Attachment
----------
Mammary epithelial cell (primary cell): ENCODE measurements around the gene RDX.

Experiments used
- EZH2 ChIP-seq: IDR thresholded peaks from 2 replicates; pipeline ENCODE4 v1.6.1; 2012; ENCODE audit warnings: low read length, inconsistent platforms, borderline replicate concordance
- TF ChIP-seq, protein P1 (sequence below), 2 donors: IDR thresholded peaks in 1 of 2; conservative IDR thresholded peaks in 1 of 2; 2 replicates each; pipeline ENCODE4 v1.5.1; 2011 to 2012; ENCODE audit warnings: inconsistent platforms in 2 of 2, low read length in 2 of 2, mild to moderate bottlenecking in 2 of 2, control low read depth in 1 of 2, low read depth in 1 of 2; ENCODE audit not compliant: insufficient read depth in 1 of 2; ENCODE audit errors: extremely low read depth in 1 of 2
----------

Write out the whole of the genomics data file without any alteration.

Mammary epithelial cell (primary cell): ENCODE measurements around the gene RDX.

Experiments used
- EZH2 ChIP-seq: IDR thresholded peaks from 2 replicates; pipeline ENCODE4 v1.6.1; 2012; ENCODE audit warnings: low read length, inconsistent platforms, borderline replicate concordance
- TF ChIP-seq, protein P1 (sequence below), 2 donors: IDR thresholded peaks in 1 of 2; conservative IDR thresholded peaks in 1 of 2; 2 replicates each; pipeline ENCODE4 v1.5.1; 2011 to 2012; ENCODE audit warnings: inconsistent platforms in 2 of 2, low read length in 2 of 2, mild to moderate bottlenecking in 2 of 2, control low read depth in 1 of 2, low read depth in 1 of 2; ENCODE audit not compliant: insufficient read depth in 1 of 2; ENCODE audit errors: extremely low read depth in 1 of 2